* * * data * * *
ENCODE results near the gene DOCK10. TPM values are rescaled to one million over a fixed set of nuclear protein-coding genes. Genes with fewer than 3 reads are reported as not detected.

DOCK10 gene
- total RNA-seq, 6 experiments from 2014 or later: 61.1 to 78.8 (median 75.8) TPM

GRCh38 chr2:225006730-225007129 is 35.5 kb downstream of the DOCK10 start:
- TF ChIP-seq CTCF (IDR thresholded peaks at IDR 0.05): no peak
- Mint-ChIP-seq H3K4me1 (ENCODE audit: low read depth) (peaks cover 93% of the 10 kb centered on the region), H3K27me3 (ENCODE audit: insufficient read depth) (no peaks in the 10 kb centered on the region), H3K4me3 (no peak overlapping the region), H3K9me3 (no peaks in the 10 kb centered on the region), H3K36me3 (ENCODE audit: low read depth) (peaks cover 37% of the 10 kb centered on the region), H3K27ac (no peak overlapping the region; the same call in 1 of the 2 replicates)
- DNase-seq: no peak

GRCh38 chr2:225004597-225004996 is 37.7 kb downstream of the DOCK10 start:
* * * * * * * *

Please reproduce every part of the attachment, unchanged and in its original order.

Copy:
ENCODE results near the gene DOCK10. TPM values are rescaled to one million over a fixed set of nuclear protein-coding genes. Genes with fewer than 3 reads are reported as not detected.

DOCK10 gene
- total RNA-seq, 6 experiments from 2014 or later: 61.1 to 78.8 (median 75.8) TPM

GRCh38 chr2:225006730-225007129 is 35.5 kb downstream of the DOCK10 start:
- TF ChIP-seq CTCF (IDR thresholded peaks at IDR 0.05): no peak
- Mint-ChIP-seq H3K4me1 (ENCODE audit: low read depth) (peaks cover 93% of the 10 kb centered on the region), H3K27me3 (ENCODE audit: insufficient read depth) (no peaks in the 10 kb centered on the region), H3K4me3 (no peak overlapping the region), H3K9me3 (no peaks in the 10 kb centered on the region), H3K36me3 (ENCODE audit: low read depth) (peaks cover 37% of the 10 kb centered on the region), H3K27ac (no peak overlapping the region; the same call in 1 of the 2 replicates)
- DNase-seq: no peak

GRCh38 chr2:225004597-225004996 is 37.7 kb downstream of the DOCK10 start: